Dhe world reacted faster than the Eternal City. The news of the death of Pope Emeritus Benedict XVI. on New Year’s Eve 2022 at 9.34 a.m. by the relevant news channels, television crews from all over the world post their cameras and presenters in front of the barrier to St. Peter’s Square.
Late on Saturday morning, the usual queues are still forming in front of the security gates to St. Peter’s Basilica. They are tourists, including some pilgrims from all over the world, who had planned their trip to Rome for a long time before Pope Francis announced on Wednesday that the health of his 95-year-old predecessor had deteriorated sharply and he called on believers all over the world to for Benedict XVI. to pray.
When news of the death of “Papa emerito” reached the Italian capital, the Romans were still asleep or running their last errands before the New Year celebrations. In any case, there are hardly any locals among the people on St. Peter’s Square and along the Via della Conciliazione, the magnificent boulevard from Castel Sant’Angelo on the banks of the Tiber to St. Peter’s Basilica.
A group of pilgrims from Brazil is at least as affected by the death of their “football god” Pelé on December 29 as by the death of Christ’s representative emeritus on earth two days later.
A group of young visitors from Germany are in Rome “for purely tourist purposes”, according to their informal spokesman, who “actually have nothing to do with the Christian faith”. They are happy about the spring-like temperatures in Rome, about the blue sky with the few veil clouds over St. Peter’s Basilica. Your tidy holiday mood is obviously not spoiled by the funeral announcement from the Vatican.
Around noon, St. Peter’s Square empties and St. Peter’s Basilica is also closed. Because preparations have to be made for the Vespers celebration and the Te Deum at the end of the year on Saturday afternoon at 5 p.m., celebrated by Pope Francis.
On New Year’s Day at 10 a.m., Francis will also celebrate Sunday Mass in St. Peter’s Basilica. These celebrations were also planned long before the news of Benedict’s death reached the world and the Eternal City on Saturday morning.
From Monday onwards, the faithful from all over the world and especially from Rome will have the opportunity to pay their last respects to the late Pope. Benedict’s body will be laid out in St. Peter’s Basilica from Monday. Vatican spokesman Matteo Bruni announced on Saturday afternoon that the funeral and funeral ceremonies would take place in the simplest possible form, at the express wish of the late Pope Emeritus.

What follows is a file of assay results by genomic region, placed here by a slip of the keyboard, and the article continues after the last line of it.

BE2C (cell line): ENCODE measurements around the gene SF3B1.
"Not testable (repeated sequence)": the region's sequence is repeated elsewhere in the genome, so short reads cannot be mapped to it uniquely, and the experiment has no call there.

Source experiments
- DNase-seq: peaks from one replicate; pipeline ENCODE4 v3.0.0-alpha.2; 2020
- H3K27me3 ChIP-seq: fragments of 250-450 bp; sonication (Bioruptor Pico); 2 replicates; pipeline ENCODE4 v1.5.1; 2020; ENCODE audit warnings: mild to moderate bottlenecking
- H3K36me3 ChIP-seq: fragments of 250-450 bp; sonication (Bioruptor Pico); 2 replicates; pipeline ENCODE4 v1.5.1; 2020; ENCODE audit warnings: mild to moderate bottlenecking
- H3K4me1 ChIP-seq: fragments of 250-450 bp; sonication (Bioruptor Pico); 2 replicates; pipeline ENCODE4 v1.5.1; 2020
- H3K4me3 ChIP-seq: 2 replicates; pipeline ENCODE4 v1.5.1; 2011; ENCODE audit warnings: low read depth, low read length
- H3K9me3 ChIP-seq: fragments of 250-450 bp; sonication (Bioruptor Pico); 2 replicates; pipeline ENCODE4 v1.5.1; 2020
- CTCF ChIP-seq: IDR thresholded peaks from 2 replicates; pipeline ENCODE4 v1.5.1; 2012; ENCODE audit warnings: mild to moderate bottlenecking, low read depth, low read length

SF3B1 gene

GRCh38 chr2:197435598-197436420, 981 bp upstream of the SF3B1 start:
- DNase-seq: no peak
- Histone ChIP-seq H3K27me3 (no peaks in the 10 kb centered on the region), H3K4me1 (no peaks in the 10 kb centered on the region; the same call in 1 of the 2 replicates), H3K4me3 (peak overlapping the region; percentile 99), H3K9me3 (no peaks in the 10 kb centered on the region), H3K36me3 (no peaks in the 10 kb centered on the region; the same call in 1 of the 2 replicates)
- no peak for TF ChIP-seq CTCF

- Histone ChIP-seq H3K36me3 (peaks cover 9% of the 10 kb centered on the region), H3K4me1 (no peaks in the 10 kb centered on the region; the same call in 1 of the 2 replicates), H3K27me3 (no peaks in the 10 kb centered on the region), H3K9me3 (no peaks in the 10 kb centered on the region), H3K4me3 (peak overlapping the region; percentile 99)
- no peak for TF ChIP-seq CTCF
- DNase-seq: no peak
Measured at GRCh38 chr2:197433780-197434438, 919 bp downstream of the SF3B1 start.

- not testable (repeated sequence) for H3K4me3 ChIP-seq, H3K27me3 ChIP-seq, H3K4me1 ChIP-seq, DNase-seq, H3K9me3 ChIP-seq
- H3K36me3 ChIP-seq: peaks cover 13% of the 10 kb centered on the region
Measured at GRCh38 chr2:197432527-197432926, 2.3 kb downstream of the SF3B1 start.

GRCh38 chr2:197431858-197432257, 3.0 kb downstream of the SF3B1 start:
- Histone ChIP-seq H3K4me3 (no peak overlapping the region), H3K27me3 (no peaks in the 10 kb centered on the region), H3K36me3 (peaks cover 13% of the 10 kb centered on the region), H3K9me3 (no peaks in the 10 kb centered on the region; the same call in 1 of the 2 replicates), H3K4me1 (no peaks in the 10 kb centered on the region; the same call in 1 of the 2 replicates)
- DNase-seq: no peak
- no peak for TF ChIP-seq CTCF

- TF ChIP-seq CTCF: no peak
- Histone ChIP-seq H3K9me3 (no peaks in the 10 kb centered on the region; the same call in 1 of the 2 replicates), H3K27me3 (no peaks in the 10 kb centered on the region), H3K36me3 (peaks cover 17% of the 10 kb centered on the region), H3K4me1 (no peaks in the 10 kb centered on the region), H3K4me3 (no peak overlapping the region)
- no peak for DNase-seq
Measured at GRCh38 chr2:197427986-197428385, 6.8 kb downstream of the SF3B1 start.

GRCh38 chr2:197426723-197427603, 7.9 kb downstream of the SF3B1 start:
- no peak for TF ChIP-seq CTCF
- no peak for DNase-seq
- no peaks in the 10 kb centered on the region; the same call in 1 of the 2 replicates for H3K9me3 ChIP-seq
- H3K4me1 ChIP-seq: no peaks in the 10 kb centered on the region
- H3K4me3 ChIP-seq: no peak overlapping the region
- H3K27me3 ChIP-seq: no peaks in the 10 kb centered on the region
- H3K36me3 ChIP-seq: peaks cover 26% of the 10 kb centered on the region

According to the first words of Joseph Ratzinger after his papal election on April 19, 2005: “After the great Pope John Paul II, the Cardinals have elected me, a simple and humble worker in the Lord’s vineyard.” Bavarian Marktl am Inn, Pope Francis will preside on Thursday at 9.30 a.m. on St. Peter’s Square.
grandfather of the universal church
Francis used to refer to Benedict in Italian as “nonno”, the “grandfather” of the universal Church, while he himself, as incumbent Pope, is – and remains – the “papa”, the “father” of the Catholic faithful around the world.
In fact, after the death of Pope Emeritus Benedict, the universal Church is not “fatherless” as it was after the long and formative pontificate of John Paul II in April 2005. At that time, believers and pilgrims had stayed day and night on St. Peter’s Square and prayed for the terminally ill Pope from Poland. Prayers for the Dying Pope Benedict XVI took place in silence and seclusion.
The Vatican will soon provide more detailed information on the course and ceremonial of Benedict’s funeral service. Unlike John Paul II, Benedict did not die in the Apostolic Palace, from where the body of the deceased pope was carried in a public procession from the palace’s Clementine Hall to St. Peter’s Basilica, but in the modest Mater Ecclesiae monastery.
Whether there will be a procession with Benedict’s coffin from there was considered unlikely on Saturday. According to his last wish, Benedict is to be buried in the crypt under St. Peter’s Basilica in the original burial place of his predecessor John Paul II, in the immediate vicinity of the crypt in which the bones of the Apostle Peter are to lie.
After the beatification of John Paul II in 2011, his remains were reburied in the Sebastian altar in St. Peter’s Basilica. Now Benedict wants to follow his great predecessor on his last path.